The use of fibrin glue as a primary treatment alone or in combination with an advancement flap was appealing since it is a simple, noninvasive approach that avoids the risk of incontinence associated with fistulotomy. In the case of failure, it may be repeated several times without jeopardizing continence. As with fistulotomy, the fistula tract along with its internal and external openings is identified and curetted (with curettes or flexible brushes). Fibrin glue is injected into the fistula tract through a Y connector so that the entire tract is filled and the glue can be seen emerging from the internal opening (Fig. 21.15). The injecting catheter is slowly withdrawn so that the entire tract is filled (Fig. 21.16).


Fig. 21.15
Injection of fibrin glue down a fistula tract (Courtesy of W. Brian Sweeney, MD)


Fig. 21.16
Endoscopic view of fibrin glue filling the internal opening. The internal opening can be seen in the left upper picture as the dark area at ~7o’clock, with subsequent images showing the fibrin glue filling this opening (Courtesy of W. Brian Sweeney, MD)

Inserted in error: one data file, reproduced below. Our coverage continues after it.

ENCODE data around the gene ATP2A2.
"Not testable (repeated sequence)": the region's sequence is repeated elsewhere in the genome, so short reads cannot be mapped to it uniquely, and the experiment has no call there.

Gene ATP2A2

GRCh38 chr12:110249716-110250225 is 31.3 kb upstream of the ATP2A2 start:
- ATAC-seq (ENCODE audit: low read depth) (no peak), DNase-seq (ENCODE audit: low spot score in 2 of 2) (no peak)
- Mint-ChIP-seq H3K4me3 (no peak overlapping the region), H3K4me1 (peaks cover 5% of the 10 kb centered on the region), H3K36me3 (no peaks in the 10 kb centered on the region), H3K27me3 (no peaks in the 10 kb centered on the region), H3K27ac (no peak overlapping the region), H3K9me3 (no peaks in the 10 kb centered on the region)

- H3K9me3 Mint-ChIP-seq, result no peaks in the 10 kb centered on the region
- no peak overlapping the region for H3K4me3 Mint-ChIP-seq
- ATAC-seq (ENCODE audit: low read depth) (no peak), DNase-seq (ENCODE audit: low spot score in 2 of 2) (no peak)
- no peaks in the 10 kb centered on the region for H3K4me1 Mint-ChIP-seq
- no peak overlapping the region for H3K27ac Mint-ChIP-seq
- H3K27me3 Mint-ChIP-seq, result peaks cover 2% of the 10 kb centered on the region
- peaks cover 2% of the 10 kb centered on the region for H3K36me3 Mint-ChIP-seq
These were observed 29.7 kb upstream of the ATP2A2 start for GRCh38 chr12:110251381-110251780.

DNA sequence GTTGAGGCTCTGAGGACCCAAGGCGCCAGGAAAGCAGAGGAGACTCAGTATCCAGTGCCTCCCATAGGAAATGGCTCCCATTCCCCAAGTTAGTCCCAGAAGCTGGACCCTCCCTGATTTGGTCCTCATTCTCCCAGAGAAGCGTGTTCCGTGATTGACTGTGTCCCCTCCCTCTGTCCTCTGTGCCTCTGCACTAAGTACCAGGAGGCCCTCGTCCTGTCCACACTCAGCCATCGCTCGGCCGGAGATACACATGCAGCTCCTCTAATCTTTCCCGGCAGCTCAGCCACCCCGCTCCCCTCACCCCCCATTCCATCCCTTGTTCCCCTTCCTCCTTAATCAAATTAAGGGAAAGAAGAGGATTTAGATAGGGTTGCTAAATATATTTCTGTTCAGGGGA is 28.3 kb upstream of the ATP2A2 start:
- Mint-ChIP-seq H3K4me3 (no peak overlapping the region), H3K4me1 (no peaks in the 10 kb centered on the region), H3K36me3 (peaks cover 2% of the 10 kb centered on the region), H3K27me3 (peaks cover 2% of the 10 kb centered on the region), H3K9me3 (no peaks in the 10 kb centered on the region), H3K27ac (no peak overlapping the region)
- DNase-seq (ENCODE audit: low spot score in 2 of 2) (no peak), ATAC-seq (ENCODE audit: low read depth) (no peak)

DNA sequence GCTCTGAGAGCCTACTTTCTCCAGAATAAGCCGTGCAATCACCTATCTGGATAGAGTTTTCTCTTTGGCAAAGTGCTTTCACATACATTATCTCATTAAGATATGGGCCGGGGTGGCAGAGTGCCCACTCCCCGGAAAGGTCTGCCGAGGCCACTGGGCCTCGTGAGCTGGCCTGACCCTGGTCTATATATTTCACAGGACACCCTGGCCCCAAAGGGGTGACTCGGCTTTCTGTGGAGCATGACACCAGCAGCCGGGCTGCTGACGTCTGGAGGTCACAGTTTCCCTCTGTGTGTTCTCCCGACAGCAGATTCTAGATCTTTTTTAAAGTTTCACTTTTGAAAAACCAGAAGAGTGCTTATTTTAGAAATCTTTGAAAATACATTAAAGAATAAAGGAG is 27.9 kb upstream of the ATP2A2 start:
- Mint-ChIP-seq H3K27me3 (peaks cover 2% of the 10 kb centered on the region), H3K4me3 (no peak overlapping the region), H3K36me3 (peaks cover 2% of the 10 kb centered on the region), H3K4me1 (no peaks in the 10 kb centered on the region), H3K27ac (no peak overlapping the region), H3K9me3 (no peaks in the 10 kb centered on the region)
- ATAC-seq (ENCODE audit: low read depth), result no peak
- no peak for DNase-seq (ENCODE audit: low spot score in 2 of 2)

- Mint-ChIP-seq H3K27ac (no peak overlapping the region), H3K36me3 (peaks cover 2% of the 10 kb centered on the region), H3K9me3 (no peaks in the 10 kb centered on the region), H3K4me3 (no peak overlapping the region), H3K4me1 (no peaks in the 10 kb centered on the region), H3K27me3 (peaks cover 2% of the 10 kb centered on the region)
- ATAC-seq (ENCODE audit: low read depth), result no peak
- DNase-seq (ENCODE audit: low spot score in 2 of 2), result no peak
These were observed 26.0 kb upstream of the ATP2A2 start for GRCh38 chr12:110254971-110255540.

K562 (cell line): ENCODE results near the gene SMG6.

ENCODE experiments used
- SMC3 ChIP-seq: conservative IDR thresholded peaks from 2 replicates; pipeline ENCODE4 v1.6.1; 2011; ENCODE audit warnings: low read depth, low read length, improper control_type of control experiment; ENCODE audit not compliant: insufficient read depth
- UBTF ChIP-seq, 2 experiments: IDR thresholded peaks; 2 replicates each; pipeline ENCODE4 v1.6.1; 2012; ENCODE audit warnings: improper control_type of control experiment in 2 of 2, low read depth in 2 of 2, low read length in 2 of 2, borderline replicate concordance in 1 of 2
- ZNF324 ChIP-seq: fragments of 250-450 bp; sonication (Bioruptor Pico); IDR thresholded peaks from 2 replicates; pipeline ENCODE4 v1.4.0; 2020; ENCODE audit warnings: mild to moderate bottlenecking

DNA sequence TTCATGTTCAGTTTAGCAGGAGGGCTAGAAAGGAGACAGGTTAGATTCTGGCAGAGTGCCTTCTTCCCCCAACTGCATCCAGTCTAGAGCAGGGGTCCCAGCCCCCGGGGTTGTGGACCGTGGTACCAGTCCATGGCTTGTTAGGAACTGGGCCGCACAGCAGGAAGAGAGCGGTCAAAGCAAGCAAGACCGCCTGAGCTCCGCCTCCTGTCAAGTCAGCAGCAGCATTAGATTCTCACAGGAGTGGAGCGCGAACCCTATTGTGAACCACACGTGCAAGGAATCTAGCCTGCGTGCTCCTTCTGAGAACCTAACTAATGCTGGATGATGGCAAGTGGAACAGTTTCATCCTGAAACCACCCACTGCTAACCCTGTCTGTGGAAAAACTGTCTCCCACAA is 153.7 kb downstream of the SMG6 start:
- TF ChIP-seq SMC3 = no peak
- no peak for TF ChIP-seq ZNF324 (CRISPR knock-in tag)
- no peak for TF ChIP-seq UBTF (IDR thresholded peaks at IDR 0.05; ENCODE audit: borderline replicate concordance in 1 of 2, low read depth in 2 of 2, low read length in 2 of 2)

Enthusiasm generated because of initial short-term success rates of 70–74 % has been tempered due to delayed fistula recurrence despite initial apparent healing [1719]. Slightly better results were obtained with a 2-stage approach consisting of seton placement followed by glue injection at a second stage. Although the exact mechanisms responsible for failure have not been entirely appreciated, it has been suggested that curettage may not adequately remove all granulation or epithelialized tissue thus failing to provide the correct environment for the glue to work [20]. Other adverse factors shown to influence healing include the presence of a short tract which may make it easier for the fibrin glue plug to become dislodged as well as the presence of a cavity on endoanal ultrasound [21]. The latter was associated with a complication of perianal abscess since the tract may not have been entirely filled with glue [22]. Fibrin glue is associated with a low incontinence rate as well as a disappointing low cure rate and not used much anymore.

Anal Fistula Plug

Key Concept: Plugs provide an option for sphincter preservation, although recurrence and failure rates are 40–60 %.

Two bioprosthetic plugs are currently available to treat anal fistulas. The Biodesign® anal fistula plug (lyophilized porcine intestinal submucosal, Cook Biotech, West Lafayette, IN) and the Gore® Bio-A fistula plug (synthetic bioabsorbable, W L Gore, Flagstaff, AZ) provide a scaffold for colonized by host tissue cells, blood vessels, and connective tissue.